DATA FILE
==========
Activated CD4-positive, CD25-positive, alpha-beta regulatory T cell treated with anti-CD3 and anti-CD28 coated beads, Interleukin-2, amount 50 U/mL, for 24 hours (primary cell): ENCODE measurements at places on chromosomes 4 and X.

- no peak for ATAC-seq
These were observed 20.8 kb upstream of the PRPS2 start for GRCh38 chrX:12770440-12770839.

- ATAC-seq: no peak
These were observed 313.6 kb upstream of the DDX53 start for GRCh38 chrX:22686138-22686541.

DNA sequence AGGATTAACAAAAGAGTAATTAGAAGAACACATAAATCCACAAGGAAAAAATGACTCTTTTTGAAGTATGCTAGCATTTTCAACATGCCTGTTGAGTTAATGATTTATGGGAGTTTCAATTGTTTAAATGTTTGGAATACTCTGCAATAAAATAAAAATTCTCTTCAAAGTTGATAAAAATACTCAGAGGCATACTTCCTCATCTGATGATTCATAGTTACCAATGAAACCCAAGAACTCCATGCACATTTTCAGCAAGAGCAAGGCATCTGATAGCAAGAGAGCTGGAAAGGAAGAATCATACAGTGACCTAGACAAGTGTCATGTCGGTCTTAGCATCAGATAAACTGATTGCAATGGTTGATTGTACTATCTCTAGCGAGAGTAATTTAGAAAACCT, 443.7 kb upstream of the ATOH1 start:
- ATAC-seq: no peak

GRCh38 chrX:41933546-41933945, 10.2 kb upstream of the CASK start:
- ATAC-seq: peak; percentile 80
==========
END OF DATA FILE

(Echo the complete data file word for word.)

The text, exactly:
Activated CD4-positive, CD25-positive, alpha-beta regulatory T cell treated with anti-CD3 and anti-CD28 coated beads, Interleukin-2, amount 50 U/mL, for 24 hours (primary cell): ENCODE measurements at places on chromosomes 4 and X.

- no peak for ATAC-seq
These were observed 20.8 kb upstream of the PRPS2 start for GRCh38 chrX:12770440-12770839.

- ATAC-seq: no peak
These were observed 313.6 kb upstream of the DDX53 start for GRCh38 chrX:22686138-22686541.

DNA sequence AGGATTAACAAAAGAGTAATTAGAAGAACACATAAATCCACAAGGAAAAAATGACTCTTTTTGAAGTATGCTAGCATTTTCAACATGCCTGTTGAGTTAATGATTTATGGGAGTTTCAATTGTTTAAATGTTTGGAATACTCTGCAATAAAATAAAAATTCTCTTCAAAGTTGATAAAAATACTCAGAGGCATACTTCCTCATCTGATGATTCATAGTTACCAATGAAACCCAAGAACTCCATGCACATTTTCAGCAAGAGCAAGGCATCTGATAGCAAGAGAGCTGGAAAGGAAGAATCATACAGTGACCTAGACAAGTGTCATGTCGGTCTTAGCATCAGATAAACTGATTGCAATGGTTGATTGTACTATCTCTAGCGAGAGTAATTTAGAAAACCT, 443.7 kb upstream of the ATOH1 start:
- ATAC-seq: no peak

GRCh38 chrX:41933546-41933945, 10.2 kb upstream of the CASK start:
- ATAC-seq: peak; percentile 80